Column Editor: Donna Jacobs (Retired, Medical University of South Carolina, Charleston, SC 29425)
One can work through a bucket list randomly or systematically. Systematically was the methodology used for this choice from the Nobel Literature bucket list. “The Massacre of the Innocents” by Maurice Maeterlinck was the next short story in the book Great Stories by Nobel Prize Winners. I had already read and written about the first three authors. Let’s just delve into what is next in the book. The title is a gut punch. Buckle up; it is a grisly read. (I may go back to random after this read.)
Maurice Maeterlinck was awarded the 1911 Nobel Prize in Literature “in appreciation of his many-sided literary activities, and especially of his dramatic works, which are distinguished by a wealth of imagination and by a poetic fancy, which reveals, sometimes in the guise of a fairy tale, a deep inspiration, while in a mysterious way they appeal to the readers’ own feelings and stimulate their imaginations.”
Count Maurice Polydore Marie Bernard Maeterlinck was born in 1862 in Ghent, Belgium. At the age of 12 he was sent to study at the Jesuit College of Sainte-Barbe where he pursued his interest in writing short novels and poetry and acquired his distaste for Catholicism and organized religion. However, his father’s career choice for him was different and Maeterlinck finished law at the University of Ghent in 1885. One biographical sketch had him practicing law in his hometown for a brief minute; another makes no mention of this short career. However, all biographers agree that a stay in Paris rekindled his literary flame and Maeterlinck fell under the influence of a group of Symbolist writers.
A Google search of “Symbolism” gives this definition: “an artistic and poetic movement or style using symbolic images and indirect suggestion to express mystical ideas, emotions, and states of mind. It originated in late 19th century France and Belgium, with important figures including Mallarmé, Maeterlinck, Verlaine, Rimbaud, and Redon.”
“The Massacre of the Innocents” does contain “a wealth of imagination,” albeit gruesome and maybe symbolic; however, its content seems to fit better under another description of his works — “The main themes in his work are death and the meaning of life.” At this point I became curious and searched to see if there was a critical literary analysis of this work. At litreact.com a 2011 entry suggested that Maeterlinck was retelling the biblical story written in the Gospel of St. Matthew that recounts the events after the birth of Christ when Herod ordered the slaying of all infants in the town of Bethlehem. The parallels are there and yet the graphic illustration of the massacre is appointed with colorful descriptions: “Blue Lion”; “red clouds”; “Golden Sun”; “Red Dwarf”; “ a foot-soldier dressed in yellow or red”; “blue farmhouse”; “pink, red, and white clothes of their motionless children”; “old hut with pink tiles”; “farmhouse painted the color of lilacs”; and “dyeing the village a blood red.” Symbols to stimulate our thinking? I’ll give you the beginning. Search it out and decide for yourself.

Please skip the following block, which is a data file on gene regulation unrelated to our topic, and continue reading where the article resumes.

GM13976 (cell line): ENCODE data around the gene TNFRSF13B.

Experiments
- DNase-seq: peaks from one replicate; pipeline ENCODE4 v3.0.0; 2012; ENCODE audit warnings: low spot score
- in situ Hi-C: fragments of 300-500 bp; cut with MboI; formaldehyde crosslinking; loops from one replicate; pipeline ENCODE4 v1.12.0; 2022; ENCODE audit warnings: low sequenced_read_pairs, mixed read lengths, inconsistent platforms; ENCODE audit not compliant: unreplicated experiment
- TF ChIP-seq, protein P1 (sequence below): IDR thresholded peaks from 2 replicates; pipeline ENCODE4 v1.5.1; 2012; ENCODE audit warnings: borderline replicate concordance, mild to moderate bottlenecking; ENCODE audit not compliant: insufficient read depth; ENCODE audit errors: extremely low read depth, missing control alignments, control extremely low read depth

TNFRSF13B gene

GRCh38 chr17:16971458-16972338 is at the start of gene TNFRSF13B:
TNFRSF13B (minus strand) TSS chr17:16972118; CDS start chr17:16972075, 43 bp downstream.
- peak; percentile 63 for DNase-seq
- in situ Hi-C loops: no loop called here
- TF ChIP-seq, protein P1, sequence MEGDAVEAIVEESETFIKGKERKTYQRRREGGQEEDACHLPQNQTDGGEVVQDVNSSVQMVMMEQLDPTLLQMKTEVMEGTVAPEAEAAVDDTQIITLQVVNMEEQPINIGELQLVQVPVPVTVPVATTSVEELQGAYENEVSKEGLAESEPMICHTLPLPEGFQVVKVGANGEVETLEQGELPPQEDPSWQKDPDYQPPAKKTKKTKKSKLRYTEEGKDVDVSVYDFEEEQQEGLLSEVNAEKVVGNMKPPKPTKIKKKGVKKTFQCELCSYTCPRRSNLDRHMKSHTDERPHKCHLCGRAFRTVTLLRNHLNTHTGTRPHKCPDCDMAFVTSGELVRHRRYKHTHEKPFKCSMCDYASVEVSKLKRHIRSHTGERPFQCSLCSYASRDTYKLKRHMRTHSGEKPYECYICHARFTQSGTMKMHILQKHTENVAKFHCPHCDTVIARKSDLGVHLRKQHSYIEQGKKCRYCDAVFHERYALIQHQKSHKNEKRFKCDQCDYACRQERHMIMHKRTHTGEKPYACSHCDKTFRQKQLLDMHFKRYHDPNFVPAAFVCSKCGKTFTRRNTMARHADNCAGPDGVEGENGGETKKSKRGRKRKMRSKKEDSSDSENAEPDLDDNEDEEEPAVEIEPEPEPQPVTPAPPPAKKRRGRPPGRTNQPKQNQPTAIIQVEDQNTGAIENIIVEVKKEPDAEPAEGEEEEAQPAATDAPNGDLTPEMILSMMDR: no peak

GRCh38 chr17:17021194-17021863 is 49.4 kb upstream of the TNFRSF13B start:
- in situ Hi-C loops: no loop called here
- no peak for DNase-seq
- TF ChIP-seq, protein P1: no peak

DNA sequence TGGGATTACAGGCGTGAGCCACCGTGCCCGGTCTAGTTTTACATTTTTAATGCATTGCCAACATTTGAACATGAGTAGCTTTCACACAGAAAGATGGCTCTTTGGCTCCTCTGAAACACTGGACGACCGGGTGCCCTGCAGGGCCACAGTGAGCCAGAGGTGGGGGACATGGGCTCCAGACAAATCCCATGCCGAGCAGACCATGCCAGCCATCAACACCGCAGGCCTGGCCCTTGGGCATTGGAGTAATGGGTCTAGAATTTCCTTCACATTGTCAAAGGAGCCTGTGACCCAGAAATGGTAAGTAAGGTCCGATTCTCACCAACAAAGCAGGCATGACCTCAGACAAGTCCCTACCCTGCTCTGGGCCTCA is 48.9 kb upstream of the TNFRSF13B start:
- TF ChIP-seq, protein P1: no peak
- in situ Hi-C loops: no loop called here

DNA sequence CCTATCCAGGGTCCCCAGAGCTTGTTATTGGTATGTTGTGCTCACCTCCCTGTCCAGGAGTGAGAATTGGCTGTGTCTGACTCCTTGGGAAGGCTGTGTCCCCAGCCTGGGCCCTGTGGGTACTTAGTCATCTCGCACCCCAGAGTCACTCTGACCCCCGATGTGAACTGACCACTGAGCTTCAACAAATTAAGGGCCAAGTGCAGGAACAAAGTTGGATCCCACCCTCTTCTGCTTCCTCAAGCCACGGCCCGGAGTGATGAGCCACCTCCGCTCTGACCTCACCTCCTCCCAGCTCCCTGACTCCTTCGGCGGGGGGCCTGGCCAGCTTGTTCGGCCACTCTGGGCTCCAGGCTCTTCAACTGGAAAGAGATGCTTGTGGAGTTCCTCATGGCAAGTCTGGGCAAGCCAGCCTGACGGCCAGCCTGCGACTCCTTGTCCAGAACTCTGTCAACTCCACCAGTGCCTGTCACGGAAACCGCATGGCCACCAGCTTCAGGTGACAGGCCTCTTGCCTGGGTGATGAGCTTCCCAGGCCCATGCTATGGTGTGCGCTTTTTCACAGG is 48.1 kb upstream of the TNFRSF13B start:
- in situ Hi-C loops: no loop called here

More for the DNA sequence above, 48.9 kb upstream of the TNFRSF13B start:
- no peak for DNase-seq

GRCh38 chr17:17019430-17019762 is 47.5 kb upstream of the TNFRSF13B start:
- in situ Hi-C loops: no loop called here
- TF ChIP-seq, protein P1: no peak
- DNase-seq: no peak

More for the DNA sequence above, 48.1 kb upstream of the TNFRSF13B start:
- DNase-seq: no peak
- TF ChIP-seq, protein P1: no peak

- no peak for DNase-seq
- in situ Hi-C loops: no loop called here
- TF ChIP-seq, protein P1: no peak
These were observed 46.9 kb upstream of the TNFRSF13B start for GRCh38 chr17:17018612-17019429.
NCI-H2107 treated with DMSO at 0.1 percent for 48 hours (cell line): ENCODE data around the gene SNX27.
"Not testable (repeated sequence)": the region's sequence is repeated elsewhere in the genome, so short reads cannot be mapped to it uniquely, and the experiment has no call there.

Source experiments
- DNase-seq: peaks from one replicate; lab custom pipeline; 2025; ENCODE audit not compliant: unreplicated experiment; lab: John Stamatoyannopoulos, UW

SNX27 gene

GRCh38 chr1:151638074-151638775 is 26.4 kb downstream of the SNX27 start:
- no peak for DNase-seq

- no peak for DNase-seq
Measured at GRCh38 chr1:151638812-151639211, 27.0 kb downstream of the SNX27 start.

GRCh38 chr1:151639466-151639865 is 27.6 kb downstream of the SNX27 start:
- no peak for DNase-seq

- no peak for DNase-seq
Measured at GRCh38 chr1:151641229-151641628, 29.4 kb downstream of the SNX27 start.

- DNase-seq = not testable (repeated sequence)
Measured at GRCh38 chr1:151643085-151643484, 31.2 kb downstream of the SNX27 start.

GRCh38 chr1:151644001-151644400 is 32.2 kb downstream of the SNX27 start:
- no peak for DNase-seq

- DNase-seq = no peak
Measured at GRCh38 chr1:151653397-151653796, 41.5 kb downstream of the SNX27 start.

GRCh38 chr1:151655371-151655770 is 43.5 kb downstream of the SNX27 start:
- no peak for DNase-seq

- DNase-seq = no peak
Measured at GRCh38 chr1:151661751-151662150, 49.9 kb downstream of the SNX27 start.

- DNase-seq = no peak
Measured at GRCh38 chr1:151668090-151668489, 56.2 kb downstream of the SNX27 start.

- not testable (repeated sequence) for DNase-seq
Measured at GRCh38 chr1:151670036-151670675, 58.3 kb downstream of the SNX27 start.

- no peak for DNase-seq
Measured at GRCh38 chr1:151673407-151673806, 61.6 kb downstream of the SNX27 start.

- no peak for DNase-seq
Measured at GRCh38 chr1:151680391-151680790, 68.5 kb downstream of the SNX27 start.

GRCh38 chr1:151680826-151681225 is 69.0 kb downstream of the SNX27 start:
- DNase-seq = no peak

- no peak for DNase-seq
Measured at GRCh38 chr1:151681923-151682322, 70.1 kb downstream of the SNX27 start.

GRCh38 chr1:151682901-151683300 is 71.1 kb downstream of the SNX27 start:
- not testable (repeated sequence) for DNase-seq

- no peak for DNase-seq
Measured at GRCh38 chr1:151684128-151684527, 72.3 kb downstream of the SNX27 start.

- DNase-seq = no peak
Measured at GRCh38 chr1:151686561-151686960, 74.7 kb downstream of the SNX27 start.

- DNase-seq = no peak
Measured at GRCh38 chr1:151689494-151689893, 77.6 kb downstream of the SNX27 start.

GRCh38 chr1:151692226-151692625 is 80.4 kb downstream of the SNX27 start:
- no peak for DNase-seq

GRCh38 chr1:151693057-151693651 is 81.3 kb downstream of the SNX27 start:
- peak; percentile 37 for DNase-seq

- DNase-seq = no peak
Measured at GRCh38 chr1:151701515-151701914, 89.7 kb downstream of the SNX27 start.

“On Friday the 26th of December about supper time, a little shepherd came into Nazareth crying terribly.
Some peasants who were drinking ale at the Blue Lion threw open the shutters to look into the village orchard, and saw the lad running across the snow. They recognized him as Korneliz’ son, and shouted at him from the window: “What’s the matter? Go to bed, you!”
But the boy answered in a voice of terror, telling them that the Spaniards had come, having already set fire to the farm, hanged his mother from a chestnut bough, and bound his nine little sisters to the trunk of a large tree. The peasants quickly came forth from the inn, surrounded the boy and plied him with questions. He went on to tell them that the soldiers were clad in steel armor and mounted on horseback, that they had seized the cattle of his uncle, Petrus Krayer, and would soon enter the wood with the sheep and cattle.
They all ran to the Golden Sun, where Korneliz and his brother-in-law were drinking ale, while the innkeeper hastened out into the village to spread the news of the approach of the Spaniards.
There was great excitement in Nazareth. Women threw open windows and peasants ran forth from their houses carrying lights which they extinguished as soon as they came to the orchard, where it was bright as midday, because of the snow and the full moon. They gathered round Korneliz and Krayer in the public square before the inn. Many had brought pitchforks and rakes. They took counsel, speaking in tones of terror, out under the trees.
As they were uncertain what to do, one of them ran to fetch the curé, who owned the farm that was worked by Korneliz. He came forth from his house with the keys of the church, in company with the sacristan, while all the others followed him to the churchyard, where he proclaimed from the top of the tower that he could see nothing, either across the fields or in the wood, but that there were red clouds in the direction of his farm. Over all the rest of the horizon the sky was blue and filled with stars.” The massacre continues.